Leonardo da Vinci Exhibit in St. Petersburg

Leonardo da Vinci Exhibit in St. Petersburg

Tank invented by Leonardo da Vinci

October 27, 2011 — Technical inventions of renaissance genius are on display in the Artillery Museum: you are welcome to come with children and see, touch, and take pictures. The interactive exhibition runs through the January 10, 2012.

The multiple talents of the ultimate Renaissance man and one of the art world’s most mysterious figures are now on display at the Artillery Museum, including fascinating machines built using sketches made by Leonardo da Vinci for inventions that until recently remained on paper. Visitors will get a chance not only to see many of the devices but also to touch them and even take pictures of them (without a flash). The exhibition is extremely educative.

Leonardo da Vinci foresaw the invention of both the clock, the automobile, wooden tank (compact wooden machine equipped with cannons which was designed to cause mass destruction) and parachute as far back as the 15th century. The most fascinating invention created by da Vinci is scuba diving equipment. His proposed application for diving equipment was to defend territories from enemies underwater.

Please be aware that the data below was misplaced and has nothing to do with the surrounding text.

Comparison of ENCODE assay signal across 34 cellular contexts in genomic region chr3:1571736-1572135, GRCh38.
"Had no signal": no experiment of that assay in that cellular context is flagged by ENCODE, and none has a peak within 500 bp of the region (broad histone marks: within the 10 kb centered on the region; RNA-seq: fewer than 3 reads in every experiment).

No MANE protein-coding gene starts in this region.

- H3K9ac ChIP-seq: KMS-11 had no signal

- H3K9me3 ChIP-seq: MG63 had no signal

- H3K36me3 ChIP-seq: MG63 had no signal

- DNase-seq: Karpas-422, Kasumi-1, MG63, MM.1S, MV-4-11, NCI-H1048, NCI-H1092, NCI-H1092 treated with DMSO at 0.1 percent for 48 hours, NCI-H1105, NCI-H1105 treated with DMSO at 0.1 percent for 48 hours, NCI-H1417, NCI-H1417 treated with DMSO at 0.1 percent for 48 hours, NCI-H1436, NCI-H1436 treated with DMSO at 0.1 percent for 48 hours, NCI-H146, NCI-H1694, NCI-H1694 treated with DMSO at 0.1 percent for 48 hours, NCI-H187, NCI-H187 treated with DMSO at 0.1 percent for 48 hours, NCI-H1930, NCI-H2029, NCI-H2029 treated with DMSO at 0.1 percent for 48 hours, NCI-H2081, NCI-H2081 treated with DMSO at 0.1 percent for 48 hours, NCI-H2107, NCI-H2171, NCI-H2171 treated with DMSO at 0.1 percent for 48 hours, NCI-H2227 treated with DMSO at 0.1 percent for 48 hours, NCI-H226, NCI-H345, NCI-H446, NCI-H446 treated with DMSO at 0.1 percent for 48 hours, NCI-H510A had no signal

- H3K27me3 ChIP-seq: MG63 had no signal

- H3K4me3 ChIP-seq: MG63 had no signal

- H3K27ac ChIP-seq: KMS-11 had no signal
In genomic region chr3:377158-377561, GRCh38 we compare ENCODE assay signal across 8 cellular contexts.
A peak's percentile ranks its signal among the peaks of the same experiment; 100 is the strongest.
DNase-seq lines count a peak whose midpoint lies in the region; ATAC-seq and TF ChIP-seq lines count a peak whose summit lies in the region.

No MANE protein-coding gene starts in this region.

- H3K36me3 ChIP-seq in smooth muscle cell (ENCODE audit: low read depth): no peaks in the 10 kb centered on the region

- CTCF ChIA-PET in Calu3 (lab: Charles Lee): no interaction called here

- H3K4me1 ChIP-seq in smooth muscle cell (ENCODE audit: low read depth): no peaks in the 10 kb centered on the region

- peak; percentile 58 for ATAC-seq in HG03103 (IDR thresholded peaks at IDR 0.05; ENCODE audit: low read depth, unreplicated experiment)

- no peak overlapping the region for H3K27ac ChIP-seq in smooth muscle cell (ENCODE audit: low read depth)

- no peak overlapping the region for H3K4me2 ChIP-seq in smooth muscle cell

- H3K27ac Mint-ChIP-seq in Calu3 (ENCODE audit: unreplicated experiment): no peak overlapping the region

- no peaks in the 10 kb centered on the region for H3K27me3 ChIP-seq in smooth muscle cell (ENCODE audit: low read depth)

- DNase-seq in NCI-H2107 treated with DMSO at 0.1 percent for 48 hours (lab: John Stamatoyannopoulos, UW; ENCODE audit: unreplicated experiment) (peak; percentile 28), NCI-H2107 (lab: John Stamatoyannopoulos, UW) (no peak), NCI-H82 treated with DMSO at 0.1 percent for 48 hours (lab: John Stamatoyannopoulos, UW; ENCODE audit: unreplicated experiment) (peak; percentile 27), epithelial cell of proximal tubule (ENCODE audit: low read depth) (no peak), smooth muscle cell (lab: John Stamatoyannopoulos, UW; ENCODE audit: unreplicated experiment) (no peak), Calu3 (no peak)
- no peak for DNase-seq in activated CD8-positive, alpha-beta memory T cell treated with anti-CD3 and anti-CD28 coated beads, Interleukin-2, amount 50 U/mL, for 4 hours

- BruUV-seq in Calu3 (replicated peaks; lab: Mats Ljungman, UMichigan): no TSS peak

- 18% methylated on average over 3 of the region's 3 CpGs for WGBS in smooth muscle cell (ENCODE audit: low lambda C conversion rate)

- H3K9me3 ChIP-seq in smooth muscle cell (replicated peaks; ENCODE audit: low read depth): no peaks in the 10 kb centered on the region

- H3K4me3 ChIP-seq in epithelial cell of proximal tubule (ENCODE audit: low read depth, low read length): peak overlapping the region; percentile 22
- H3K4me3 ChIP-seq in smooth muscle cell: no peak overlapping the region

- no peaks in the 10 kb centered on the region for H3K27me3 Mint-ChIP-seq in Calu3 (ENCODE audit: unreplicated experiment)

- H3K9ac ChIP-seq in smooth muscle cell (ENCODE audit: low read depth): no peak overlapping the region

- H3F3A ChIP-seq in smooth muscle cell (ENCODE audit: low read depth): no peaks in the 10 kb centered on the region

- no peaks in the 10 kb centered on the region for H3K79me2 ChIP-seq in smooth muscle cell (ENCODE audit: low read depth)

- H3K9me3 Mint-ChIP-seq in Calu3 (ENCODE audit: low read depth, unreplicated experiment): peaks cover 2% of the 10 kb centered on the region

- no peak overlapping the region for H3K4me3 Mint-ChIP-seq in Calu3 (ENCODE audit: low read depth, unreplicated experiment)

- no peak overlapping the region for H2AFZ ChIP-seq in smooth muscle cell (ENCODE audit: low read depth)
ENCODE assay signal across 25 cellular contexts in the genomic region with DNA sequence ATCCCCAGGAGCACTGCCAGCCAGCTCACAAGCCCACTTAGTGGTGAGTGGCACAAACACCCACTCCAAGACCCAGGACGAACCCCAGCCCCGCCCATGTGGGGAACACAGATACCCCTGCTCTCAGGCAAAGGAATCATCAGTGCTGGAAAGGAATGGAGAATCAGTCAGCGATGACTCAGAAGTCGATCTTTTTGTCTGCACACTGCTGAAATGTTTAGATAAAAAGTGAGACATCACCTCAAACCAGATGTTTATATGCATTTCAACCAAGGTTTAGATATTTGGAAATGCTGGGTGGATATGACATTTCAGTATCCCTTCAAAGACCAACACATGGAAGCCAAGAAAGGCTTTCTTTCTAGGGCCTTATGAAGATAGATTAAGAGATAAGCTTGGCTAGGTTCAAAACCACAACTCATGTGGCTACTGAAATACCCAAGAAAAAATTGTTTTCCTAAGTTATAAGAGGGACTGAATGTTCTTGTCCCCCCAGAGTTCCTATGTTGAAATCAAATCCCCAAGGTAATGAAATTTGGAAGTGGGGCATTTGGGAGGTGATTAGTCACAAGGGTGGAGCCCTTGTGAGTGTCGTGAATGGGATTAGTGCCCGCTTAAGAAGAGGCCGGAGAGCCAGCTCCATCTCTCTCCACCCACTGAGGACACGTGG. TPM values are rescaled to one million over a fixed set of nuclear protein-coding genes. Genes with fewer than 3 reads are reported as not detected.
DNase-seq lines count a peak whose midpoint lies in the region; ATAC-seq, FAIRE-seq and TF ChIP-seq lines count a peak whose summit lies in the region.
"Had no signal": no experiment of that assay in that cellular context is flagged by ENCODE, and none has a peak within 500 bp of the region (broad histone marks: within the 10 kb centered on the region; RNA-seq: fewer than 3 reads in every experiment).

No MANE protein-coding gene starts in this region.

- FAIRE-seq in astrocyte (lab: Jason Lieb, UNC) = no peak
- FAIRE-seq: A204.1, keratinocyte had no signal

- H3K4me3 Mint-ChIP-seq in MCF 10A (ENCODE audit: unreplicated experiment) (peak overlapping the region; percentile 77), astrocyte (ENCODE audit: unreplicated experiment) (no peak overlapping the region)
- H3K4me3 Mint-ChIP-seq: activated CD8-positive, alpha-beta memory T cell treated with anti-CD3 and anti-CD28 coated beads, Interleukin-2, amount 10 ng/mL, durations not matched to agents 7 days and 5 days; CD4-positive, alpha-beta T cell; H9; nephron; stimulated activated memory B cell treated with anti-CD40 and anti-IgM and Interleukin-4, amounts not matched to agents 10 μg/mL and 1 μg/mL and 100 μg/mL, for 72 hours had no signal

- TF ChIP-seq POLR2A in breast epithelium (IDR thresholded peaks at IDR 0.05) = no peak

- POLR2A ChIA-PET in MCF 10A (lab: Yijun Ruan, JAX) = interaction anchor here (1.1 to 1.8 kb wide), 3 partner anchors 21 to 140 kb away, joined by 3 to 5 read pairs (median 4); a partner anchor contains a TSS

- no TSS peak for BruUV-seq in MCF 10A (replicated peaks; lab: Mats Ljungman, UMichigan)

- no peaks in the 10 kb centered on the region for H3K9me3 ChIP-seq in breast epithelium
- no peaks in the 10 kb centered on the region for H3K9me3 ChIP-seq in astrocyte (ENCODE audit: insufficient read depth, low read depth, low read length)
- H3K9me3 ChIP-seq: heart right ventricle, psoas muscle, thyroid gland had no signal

To the surprise of many visitors, the war inventions are placed with more beautiful works of art which are also featured in the exhibition: A replica of The Mona Lisa hangs in the middle of the hall. Unlike in the Louvre, however, where the original is kept, visitors can see both the front and back of the iconic masterpiece. Numerous close-ups of the Mona Lisa‘s smile, hands, and eyes are on display, with the aim of showing how the project developed and changed in the artist’s mind; photos from a camera also reveals the original pigment colors of the painting.

We owe this wonderful exhibition to the Italian expert Modesto Veccia, curator of Il Genio di Leonardo da Vinci Museum in Italy. Along with a group of colleagues, Veccia analyzed about 6,000 pages of Leonardo’s manuscripts – a task that was even more challenging than it was time-consuming — Leonardo da Vinci deliberately made mistakes in some of his designs in order to stop them from being stolen, and besides this the artist / inventor was famous for his mirror writing, perhaps another way of safeguarding his inventions. Veccia managed to unravel the artist’s complex designs. On their basis, 120 different machines and devices were eventually created and put on display for your enjoyment.